was more urgent elsewhere than in Armenia, but that after His ascension disciples would be sent to enlighten the King's people and cure him from his sufferings. It has been stated that a papyrus has been

discovered in an Egyptian tomb containing the reputed letter of our King.

Erzerum, on the main line of communication between Persia and the Euxine, still survives as a populous military post and commercial entrepot. She reposes in a lovely district about one hundred miles southeast of Trebizond.

By those who dwell in the vicinity, the city is thought to be the very spot where the Garden of Eden was located. They claim that for many a century the flowers of Paradise bloomed around the source of the Euphrates. Tradition says, nature herself was so horrified at the sacreligious conduct of a Persian king, that she refused to produce those rare beauties any longer, and even changed the course of the river itself. Local accounts of Adam's fall show how a frail, sympathetic man will follow a woman into any kind of a trap. He did not eat of the fruit, they say, until he saw its fatal effect on lovely Eve. Then, concluding that the Creator would have compassion if he saw them both in the same sad plight, and restore them to their former estate, he decided to follow her example. Reasoning thus, he indulged. We know the result! Restoration did not occur in accordance with his logical reasoning. There was something wrong with the premises. Logic was not taught, except objectively, in his day. Who can blame Adam? “The Lord cursed the serpent, and Eve and I were doomed between the two," was the sad refrain.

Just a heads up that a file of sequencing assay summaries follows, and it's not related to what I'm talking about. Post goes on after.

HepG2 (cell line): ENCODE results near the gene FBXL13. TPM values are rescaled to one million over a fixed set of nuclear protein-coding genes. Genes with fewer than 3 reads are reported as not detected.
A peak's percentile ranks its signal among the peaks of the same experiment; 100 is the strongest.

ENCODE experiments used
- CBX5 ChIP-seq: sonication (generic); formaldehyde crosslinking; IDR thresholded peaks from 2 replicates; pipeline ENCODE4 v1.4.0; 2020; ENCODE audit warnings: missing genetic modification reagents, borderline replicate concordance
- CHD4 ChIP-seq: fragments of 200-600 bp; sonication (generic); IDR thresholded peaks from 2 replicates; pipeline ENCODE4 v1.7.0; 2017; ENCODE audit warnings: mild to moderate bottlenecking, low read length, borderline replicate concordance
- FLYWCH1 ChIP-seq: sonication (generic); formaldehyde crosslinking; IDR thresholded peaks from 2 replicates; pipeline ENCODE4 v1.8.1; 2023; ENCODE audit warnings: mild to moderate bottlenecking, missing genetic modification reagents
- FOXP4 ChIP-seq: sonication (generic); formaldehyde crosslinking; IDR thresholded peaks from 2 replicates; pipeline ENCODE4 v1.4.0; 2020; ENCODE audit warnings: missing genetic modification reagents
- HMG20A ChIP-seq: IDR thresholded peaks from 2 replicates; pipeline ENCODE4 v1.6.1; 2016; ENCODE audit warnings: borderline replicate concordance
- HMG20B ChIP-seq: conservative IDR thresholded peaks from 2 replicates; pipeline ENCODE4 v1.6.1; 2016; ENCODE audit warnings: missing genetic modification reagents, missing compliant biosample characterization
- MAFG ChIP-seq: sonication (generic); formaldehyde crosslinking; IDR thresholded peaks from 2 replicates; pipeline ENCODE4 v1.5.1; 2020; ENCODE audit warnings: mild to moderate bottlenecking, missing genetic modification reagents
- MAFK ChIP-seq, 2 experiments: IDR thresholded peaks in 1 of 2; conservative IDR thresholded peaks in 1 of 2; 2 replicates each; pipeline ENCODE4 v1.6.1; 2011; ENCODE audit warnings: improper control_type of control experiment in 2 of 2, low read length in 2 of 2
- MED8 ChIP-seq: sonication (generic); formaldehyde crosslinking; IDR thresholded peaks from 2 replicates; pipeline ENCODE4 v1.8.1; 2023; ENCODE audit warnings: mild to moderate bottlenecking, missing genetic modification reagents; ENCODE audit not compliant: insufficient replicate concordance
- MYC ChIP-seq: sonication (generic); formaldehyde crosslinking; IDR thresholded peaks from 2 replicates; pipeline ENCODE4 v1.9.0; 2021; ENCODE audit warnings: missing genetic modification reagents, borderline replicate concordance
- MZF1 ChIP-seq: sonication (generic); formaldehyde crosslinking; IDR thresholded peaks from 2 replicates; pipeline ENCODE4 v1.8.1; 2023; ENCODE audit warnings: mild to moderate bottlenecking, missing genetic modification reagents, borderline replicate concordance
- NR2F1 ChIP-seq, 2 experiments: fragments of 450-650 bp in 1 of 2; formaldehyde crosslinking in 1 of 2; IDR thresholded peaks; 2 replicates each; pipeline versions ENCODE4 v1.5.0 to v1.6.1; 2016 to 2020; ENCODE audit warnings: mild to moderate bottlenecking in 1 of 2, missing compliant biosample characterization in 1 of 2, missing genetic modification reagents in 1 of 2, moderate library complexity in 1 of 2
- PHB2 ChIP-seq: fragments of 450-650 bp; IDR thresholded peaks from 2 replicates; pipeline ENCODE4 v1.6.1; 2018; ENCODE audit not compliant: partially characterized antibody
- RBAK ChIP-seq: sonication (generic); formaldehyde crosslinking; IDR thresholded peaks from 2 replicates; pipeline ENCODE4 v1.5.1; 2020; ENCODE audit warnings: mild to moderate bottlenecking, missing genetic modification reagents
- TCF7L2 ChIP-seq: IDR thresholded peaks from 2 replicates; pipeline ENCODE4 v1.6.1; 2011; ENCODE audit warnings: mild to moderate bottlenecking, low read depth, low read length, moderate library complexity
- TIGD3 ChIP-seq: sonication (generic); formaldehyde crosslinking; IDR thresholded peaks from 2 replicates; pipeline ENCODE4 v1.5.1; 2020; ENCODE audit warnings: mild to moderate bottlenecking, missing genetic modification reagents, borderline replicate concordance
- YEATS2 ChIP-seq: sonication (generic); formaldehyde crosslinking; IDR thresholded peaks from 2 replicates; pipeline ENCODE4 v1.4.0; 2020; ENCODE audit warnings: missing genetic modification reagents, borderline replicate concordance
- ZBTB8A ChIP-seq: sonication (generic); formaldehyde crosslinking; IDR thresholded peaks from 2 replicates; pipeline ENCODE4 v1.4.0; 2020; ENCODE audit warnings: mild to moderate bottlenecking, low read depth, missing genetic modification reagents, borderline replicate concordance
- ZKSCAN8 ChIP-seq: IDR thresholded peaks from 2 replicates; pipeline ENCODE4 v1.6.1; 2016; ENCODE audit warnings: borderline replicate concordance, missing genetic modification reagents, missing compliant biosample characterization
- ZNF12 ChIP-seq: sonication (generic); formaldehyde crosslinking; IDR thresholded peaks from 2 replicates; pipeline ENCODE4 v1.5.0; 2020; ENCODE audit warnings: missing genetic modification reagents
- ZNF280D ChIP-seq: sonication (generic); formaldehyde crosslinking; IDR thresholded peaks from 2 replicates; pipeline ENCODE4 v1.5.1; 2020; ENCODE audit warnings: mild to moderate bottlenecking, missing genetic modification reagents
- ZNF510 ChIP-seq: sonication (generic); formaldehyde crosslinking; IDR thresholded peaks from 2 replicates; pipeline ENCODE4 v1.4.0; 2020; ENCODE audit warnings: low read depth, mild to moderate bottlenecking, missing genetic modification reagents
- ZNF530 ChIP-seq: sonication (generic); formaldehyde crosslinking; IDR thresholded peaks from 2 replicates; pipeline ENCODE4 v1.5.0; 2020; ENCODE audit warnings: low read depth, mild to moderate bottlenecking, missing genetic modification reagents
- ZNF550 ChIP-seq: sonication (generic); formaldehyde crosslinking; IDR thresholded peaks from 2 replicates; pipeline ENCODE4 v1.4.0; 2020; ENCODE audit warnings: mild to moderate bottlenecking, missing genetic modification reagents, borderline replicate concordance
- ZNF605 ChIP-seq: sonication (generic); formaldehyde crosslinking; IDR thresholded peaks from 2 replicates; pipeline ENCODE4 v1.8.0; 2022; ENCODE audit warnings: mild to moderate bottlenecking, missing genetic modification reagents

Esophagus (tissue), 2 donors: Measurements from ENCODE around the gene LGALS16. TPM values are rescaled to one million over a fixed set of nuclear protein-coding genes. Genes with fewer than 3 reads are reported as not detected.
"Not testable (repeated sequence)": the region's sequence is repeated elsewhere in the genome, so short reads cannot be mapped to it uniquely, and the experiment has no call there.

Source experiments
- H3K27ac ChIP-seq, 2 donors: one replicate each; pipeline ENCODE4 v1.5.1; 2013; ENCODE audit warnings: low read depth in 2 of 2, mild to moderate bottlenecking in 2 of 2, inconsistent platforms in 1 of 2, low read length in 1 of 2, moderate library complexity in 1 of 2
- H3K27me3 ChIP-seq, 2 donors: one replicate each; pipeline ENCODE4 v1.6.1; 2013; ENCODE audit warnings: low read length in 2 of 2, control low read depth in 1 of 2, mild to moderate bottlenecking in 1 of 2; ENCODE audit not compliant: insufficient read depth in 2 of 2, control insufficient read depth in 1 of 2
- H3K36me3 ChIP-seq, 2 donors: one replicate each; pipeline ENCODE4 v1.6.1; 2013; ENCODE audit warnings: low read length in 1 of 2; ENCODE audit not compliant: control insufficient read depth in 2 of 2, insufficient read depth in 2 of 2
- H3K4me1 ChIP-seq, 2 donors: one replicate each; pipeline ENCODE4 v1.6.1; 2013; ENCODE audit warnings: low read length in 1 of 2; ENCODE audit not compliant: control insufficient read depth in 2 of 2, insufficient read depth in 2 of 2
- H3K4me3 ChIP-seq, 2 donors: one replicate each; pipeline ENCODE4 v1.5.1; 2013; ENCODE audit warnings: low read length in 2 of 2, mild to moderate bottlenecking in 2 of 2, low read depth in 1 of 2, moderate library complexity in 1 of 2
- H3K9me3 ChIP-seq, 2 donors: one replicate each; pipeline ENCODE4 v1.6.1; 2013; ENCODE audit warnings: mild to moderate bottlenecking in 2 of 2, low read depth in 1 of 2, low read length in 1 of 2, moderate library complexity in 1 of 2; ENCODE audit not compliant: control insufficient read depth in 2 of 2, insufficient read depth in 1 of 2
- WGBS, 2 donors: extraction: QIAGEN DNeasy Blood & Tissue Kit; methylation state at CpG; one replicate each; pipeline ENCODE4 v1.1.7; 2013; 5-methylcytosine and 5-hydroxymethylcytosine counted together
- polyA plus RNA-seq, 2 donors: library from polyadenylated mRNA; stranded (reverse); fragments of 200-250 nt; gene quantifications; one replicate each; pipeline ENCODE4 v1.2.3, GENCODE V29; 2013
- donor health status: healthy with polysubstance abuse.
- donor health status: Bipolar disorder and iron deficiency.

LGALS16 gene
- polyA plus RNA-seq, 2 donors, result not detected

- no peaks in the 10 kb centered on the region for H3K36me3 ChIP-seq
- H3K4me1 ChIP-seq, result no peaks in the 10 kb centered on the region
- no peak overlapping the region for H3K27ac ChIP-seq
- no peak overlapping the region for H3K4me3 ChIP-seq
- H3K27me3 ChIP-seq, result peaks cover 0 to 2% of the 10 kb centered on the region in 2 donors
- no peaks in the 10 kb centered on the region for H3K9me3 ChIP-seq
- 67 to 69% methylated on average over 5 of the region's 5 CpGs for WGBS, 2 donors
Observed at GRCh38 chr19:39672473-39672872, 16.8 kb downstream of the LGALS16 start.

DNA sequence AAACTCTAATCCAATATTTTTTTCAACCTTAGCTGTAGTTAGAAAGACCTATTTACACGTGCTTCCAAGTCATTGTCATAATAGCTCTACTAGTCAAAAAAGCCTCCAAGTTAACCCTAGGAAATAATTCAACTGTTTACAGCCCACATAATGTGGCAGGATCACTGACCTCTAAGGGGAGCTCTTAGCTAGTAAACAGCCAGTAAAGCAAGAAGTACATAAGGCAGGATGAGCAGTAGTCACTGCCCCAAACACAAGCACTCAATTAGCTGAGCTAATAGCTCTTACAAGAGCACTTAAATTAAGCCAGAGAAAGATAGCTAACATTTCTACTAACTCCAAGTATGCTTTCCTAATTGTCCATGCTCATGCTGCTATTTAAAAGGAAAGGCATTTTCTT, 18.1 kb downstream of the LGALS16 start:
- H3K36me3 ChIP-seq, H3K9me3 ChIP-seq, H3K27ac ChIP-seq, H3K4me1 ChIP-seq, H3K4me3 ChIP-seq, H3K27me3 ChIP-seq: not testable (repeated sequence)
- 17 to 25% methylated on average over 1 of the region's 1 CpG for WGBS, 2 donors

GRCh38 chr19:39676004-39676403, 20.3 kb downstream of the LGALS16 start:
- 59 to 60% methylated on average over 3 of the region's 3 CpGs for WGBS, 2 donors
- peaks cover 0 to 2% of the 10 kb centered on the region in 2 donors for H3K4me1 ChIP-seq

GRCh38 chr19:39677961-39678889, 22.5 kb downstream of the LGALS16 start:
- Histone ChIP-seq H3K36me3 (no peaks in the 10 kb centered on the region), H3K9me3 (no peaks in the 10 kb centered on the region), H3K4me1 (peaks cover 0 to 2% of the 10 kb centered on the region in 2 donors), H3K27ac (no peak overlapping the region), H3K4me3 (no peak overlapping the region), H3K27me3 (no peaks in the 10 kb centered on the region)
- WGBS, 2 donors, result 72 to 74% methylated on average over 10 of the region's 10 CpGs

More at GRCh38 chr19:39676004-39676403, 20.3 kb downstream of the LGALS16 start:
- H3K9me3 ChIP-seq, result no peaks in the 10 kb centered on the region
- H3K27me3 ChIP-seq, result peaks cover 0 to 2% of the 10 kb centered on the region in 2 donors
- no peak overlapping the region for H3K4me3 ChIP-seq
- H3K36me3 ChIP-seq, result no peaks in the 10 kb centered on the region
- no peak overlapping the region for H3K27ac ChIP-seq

The extent of the fortifications is so great in Erzerum that they require 22,000 men to defend it. In 415 A.